Get a New Job or Get a Promotion?

January 9, 2010

If you’re trying to move up the career ladder, is it best to quit your job and get a new job with a new company or try and get a promotion where you work today?

A reader namd Tom left the comment below on the article about getting the promotion you deserve:

“I think this is a good article but wanted to add some experience to the table.  Me and my friend who have the same competency and work ethics graduated school at the same time.  He worked at the same company for 5 years and got promoted once; from a Tech I to a Tech II. 


I actually started working in the field about 2 years later than my friend did.  In 3 years I went from a Tech I (first job 6months), became a Tech II at my second job (1.5 year job), started as a Tech III and was promoted to a Engineer because my new job didn’t want to see me leave. 


Within 3 years of job hoping, I had moved twice as far as my friend did who worked for 5 years of dedication to one company.  To the day our competency in the field is the same.  So I’m opinion on the matter is that’s it twice as easy to get promoted by finding a higher level job than it is to get promoted in a company that already has you.  I believe it’s because companies won’t give anymore than they have to and if they know you’ll stay you’ll never get promoted.”

Tom’s experience is that you can move up the career ladder faster if you move from company to company.  I do know people that have landed pretty high profile jobs in their industry by frequently moving from company to company, always moving up in the responsibility and pay grade for each job.

On the other hand, I have a former co-worker that got a a big title by sticking with the same company.  When I first started working, she was a manager in the group I was part of.  It was a new product with a lot of growth potential in the company and the industry.  She grew along with the group and ended up landing a role with a lot of responsibility and a big fat paycheck. 

That type of position in the company was typically filled by someone who had worked there at least 10 years longer than she had.  So you could argue that she was able to get farther, faster by staying with one company and getting a huge promotion 10 years early.

I guess it really depends on your situation. Factors like what company you work for, what industry you’re in, and what skills you have all factor into which strategy is best for your career.  What have you found to be the best for you?  What strategies have worked, or failed, in your career?


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Ben Edwards, the founder of Money Smart Life, saved up enough to buy a Nintendo back when he was 12 years old. When he used the money to buy shares of Wal-Mart stock instead, he knew he wasn't like the other kids... His addiction to personal finance has paid off for his family and now he's helping you to afford the life that you want. Check him out on the web at Google Plus, Twitter and Facebook.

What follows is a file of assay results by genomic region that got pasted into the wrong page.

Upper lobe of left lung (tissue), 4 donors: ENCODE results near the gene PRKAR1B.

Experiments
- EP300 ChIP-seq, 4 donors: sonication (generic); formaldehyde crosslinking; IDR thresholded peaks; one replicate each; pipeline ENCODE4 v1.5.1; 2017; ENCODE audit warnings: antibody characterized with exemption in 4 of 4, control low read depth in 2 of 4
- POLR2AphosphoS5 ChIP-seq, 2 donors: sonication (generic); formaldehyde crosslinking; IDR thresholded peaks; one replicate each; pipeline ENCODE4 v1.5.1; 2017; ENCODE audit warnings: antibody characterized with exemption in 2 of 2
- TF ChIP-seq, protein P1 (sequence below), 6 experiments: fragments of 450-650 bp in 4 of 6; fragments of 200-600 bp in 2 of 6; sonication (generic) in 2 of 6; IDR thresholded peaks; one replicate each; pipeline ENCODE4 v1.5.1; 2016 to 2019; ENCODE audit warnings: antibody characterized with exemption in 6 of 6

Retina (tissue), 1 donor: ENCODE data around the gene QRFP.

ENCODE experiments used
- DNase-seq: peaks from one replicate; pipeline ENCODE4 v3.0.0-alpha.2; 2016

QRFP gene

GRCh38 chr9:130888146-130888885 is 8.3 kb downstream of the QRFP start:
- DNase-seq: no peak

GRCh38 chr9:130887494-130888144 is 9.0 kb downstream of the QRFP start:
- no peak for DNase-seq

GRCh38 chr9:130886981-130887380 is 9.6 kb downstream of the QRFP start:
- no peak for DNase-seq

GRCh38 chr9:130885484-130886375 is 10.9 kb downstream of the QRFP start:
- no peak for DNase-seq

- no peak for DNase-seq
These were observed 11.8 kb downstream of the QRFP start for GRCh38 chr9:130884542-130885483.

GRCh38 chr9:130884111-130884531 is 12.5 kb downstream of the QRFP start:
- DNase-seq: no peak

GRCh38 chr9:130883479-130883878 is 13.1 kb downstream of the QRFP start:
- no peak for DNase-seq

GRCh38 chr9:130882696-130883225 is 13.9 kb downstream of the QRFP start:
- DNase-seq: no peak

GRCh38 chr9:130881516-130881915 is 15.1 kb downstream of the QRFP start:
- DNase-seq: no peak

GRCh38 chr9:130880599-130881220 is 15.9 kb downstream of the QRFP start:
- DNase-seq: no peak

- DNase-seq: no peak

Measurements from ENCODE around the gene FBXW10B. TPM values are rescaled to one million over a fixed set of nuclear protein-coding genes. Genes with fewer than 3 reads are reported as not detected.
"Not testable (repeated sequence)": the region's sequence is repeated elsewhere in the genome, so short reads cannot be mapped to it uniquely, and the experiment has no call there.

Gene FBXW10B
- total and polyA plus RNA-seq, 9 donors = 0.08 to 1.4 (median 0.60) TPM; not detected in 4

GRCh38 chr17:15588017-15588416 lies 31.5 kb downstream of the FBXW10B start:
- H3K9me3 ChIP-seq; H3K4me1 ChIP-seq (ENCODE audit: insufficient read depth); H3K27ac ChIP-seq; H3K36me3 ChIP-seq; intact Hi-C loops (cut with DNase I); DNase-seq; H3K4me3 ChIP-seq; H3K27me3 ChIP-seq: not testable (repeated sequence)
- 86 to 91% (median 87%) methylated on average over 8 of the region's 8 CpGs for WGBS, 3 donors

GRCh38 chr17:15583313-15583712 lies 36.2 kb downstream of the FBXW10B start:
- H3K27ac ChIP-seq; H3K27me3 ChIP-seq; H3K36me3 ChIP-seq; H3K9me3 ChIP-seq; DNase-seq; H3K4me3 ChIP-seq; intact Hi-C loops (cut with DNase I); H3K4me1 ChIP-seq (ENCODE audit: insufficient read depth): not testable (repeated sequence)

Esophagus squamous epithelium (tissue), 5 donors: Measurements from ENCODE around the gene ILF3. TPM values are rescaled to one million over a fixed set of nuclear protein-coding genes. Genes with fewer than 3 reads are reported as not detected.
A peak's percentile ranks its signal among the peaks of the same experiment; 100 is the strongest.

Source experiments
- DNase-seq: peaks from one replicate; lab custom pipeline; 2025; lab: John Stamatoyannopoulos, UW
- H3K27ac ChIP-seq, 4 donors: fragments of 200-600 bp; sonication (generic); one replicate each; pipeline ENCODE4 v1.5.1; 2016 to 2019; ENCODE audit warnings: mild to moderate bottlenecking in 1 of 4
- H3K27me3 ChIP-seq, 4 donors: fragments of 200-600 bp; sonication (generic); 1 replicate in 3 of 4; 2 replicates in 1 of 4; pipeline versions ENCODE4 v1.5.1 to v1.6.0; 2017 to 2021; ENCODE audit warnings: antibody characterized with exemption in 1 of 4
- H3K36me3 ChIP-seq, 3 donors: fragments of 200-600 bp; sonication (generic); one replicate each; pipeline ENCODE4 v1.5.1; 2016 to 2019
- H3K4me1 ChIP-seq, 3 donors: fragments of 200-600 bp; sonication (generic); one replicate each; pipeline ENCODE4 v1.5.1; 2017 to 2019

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5 Responses to Get a New Job or Get a Promotion?

  • Stephen

    Agree more on Kate, although multi-company experience is very important too. There’s something wrong with your applicant if his CV is cluttered with a lot of companies with work durations lesser than 6 months. But for me, since I’m inclined to build my own business, climbing the corporate ladder will not be my main objective in working for a particular company, rather the experience of working in such industry is more important.

  • Kate

    It is a situation by situation thing. However, as a manager I don’t even look at people’s resumes that job hop. I would rather reward a worker who is dedicated to the company while I help them to grow in their career. IMHO, people who constantly look for the better opportunity aren’t going to be giving me as much as someone who is looking to build a career at my company. Not to mention I will be stuck interviewing and hiring someone new in the next 6 months.

  • Kevin@OutOfYourRut

    I’ve seen it done both ways, and it really all depends on the company. If the people higher up the ladder like you, you can be promoted by staying right where you are–as long as the higer ups are moving up as well.

    The problem with that scenario and why I think it doesn’t work for so many people is that it relies mostly on the judgement and progress of others in front of you.

    By moving from company to company, not only do you gain experience in different organizations, but you also increase your exposure in that you meet and come to know many more people. I’ve been hired many times because someone in another organization knew me from a previous job. Employers seem to like that multi-company experience too.

    In a perfect world we’re all recognized and promoted on good performance at the company we start at. But it doesn’t always work that way. Sometimes you’re so good in the job you’re at that the company doesn’t want to promote you because of the void that you’re promotion will create.

  • Craig

    It would be easier to get a promotion. If you know how your corporate structure works and you have been there for some time and have experience, if you have done a good job and can prove it you have a better chance at promotion.


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